Improvisation is a rewarding, creative skill. It’s also a learned skill, and like any skill, it improves with practice. Few major classical performers stray into this territory, so it’s commendable that star violinist Hilary Hahn has taken the plunge into playing without printed music, collaborating with a musician from outside the classical music bubble — the German pianist Hauschka — on the new CD “Silfra” and on an attendant album tour that came to the Birchmere on Monday night.

But listening to their performance was like watching an artist doodle on a notepad. Some of the doodles are mundane, others are promising and none of them are quite on the level of a finished product.

Technically, one supposes, “improvisation” means making something up as you go along, but one awaits some kind of adroitness or direction in the process. Hahn, new to improvising, tended to cling to one note or pattern like a baby keeping herself upright by holding on to the sofa. Only occasionally, in a couple of solos, did she dare to let go enough to take a few steps into melody, generally sounding vaguely Celtic: New Age meets Riverdance.

Hauschka, playing the prepared piano — that is, a piano with objects inserted between, upon and under the strings to create unexpected timbres, resonances and pitches — did most of the heavy lifting in terms of making things happen: changing, for instance, the mood of one aggressive improvisation with a softer middle section. But generally, not much did happen: The pieces tended to open with what sounded like introductory material and then stay there, as if not sure where to go next, until they died away.

On the album, produced, the whole thing sounded more purposeful; here, it often seemed rudimentary.

Musicians Hilary Hahn and Hauschka. (Courtesy of The Birchmere)

The presentation also left something to be desired. The audience got an unbroken hour and a half of music, plopped down in front of it with the friendly mien of a dog offering a freshly caught specimen to its owner and waiting for praise. An advantage of playing in a club is that it provides musicians a chance to talk to the audience, and Hahn and Hauschka offered a few bantering remarks — “It smells like dinner!” Hahn said as she took the stage and joked about trying her hand at singing — but these remarks didn’t offer any insight into what the artists were aiming for or thought they were doing. They didn’t even explain the prepared piano, so at the end of the show, when Hauschka began to strip the instrument of its various objects, returning it to its original timbre, a lot of audience members began laughing, as if they thought the man pulling things out of the piano was a sight gag.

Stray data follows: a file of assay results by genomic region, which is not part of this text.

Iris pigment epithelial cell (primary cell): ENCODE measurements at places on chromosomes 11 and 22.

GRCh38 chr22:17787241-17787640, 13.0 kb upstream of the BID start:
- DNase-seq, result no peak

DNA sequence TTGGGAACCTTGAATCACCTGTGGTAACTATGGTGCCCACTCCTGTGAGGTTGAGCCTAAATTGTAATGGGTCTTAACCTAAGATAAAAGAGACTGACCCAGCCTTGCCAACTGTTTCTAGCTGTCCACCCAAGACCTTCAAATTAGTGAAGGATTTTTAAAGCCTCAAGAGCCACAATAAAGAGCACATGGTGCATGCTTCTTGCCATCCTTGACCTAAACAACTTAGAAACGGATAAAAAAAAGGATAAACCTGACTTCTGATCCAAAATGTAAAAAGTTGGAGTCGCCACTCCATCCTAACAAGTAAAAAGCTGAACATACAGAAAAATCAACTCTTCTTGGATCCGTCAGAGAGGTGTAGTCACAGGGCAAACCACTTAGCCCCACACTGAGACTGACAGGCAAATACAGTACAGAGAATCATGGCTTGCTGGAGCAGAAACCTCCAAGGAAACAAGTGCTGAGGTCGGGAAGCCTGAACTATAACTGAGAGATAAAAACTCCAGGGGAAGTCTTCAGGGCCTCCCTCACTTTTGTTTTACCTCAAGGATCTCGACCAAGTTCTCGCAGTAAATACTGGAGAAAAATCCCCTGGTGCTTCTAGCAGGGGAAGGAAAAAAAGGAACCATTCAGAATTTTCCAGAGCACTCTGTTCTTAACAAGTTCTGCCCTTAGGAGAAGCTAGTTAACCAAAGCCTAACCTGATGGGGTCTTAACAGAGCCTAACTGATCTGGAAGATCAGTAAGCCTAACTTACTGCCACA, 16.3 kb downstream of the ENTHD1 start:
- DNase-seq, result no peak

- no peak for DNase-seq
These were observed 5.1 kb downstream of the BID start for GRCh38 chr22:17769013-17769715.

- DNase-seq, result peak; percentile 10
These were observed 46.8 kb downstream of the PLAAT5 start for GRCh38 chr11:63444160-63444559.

Doodling is eminently creative work, freeing the brain and often leading to wonderful ideas. But it’s a mistake to confuse this window into the process with a finished result; and it’s a mistake to think that doodling alone will lead you to worthwhile expression. There are techniques to learn, and ideas to be processed, that help any artist hone what she wants to say. Those techniques, it seems, still lie in Hahn’s future. I hope she chooses to explore them, and I admire her for having the guts to go out on a limb in public, but I don’t feel the need to hear her improvise again for a good long time.